First Person to Receive Coronavirus Trial Vaccine has finally Spoken


17 April 2020

The First Person to Receive Coronavirus Trial Vaccine has finally Spoken





The injection, applied to the left shoulder, lasted only a few seconds. But with it came the hopes of a world locked in a battle with coronavirus and no small amount of personal risk.
Jennifer Haller, a 44-year-old mother of two, did not flinch in the corner of the Seattle laboratory as the man in a face mask and blue gloves made the injection.
She had made up her mind long before the morning in March on which she became the first person in any country to receive a possible vaccine for Covid-19, according to US researchers.




Weeks earlier Ms Haller, an operations manager at a tech start-up, had spotted a call-out for participants in the historic trial on Facebook. She decided to opt-in.
“Even at that time we were all feeling so helpless,” she told The Telegraph from her self-isolation in Washington state. “There was nothing I could do to stop this global pandemic. Then I saw this opportunity come up and thought: ‘Well, maybe there is something I can do to contribute.’”





Looking on as things once taken for granted – freedom of movement, the right to work – began to disappear under the shadow of Covid-19, the trial offered something tangible. “It gave me some sense of control,” Ms Haller said. “We’re all so out of control and helpless. This just gave me something that I could hold on to that could be helpful.”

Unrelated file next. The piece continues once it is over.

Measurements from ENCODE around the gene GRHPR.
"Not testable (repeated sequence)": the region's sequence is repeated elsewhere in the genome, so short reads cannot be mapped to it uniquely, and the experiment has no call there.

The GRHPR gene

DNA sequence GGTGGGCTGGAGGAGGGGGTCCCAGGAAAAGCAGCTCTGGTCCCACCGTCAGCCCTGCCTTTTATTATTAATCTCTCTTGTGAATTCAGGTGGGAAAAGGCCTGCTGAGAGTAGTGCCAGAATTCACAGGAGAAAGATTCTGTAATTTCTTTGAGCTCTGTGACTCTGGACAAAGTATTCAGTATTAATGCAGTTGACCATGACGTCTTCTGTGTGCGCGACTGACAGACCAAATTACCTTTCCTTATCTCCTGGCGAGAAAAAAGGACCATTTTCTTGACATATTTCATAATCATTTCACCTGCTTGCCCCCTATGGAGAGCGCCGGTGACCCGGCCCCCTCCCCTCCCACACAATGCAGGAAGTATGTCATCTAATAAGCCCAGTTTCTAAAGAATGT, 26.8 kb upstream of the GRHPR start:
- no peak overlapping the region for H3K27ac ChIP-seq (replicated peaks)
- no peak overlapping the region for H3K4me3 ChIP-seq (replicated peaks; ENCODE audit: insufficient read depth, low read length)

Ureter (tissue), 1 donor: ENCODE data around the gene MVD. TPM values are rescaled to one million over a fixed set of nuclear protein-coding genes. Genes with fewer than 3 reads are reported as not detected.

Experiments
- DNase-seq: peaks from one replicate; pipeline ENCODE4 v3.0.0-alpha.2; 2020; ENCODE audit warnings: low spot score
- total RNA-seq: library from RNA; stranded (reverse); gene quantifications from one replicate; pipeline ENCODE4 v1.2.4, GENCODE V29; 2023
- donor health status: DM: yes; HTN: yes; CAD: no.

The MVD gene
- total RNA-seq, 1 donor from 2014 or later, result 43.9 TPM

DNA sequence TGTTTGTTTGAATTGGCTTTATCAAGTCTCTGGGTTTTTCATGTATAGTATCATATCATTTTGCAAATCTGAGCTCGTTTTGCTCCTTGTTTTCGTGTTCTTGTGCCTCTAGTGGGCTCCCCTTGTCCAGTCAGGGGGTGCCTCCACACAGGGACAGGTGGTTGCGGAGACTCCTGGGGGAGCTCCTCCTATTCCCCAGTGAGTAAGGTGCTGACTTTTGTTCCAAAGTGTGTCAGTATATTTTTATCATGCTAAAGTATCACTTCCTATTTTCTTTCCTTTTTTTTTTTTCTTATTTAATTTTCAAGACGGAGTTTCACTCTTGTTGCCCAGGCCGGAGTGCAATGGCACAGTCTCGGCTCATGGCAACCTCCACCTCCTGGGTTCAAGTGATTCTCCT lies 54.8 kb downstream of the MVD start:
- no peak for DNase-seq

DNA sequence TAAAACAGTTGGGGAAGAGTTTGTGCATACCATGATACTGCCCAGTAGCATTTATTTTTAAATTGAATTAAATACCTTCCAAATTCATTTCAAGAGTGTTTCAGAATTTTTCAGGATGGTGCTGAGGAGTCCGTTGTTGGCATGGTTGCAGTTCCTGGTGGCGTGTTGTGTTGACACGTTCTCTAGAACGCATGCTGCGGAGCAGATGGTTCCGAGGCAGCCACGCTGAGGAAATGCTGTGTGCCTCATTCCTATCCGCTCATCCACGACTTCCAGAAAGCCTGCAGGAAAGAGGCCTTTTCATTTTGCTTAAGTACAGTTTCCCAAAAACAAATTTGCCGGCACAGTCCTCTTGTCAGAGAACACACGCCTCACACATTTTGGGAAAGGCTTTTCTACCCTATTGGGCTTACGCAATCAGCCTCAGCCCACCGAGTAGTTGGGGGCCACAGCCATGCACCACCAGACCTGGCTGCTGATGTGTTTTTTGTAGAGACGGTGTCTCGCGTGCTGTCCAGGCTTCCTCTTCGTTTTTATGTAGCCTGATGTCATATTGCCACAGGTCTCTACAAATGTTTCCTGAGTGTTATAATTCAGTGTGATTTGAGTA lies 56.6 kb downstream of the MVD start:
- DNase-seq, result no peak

The final yes was not instantaneous, however. As she went through the medical checks needed to get approved for the trial, concerns were raised by her friends and family. Her husband wondered whether it really was safe. The couple had allowed their son to take part in a few medical studies while an infant, but this was different.




The trial, run by Kaiser Permanente Washington Health Research Institute in Seattle, would involve two doses of an experimental vaccine being given 28 days apart, then a year of monitoring.




The vaccine, named mRNA-1273, had been tested on animals and showed promise. This was the first time it would be used on a human.
The trial would not actually involve injecting any part of Covid-19 itself, a point Ms. Haller used to reassure her concerned loved ones. But that did not guarantee a smooth ride.
The 45 pages of disclaimers given beforehand spelled out the uncertainties, not least that participants could be more vulnerable to catching coronavirus afterward. She signed anyway. “There was a tonne of risks involved. But I’m a real positive person and the benefits of this far outweighed any risks in my mind,” she said.




It is hard to over-exaggerate just how much is riding on this trial, and scores of similar ones now taking place across the world.

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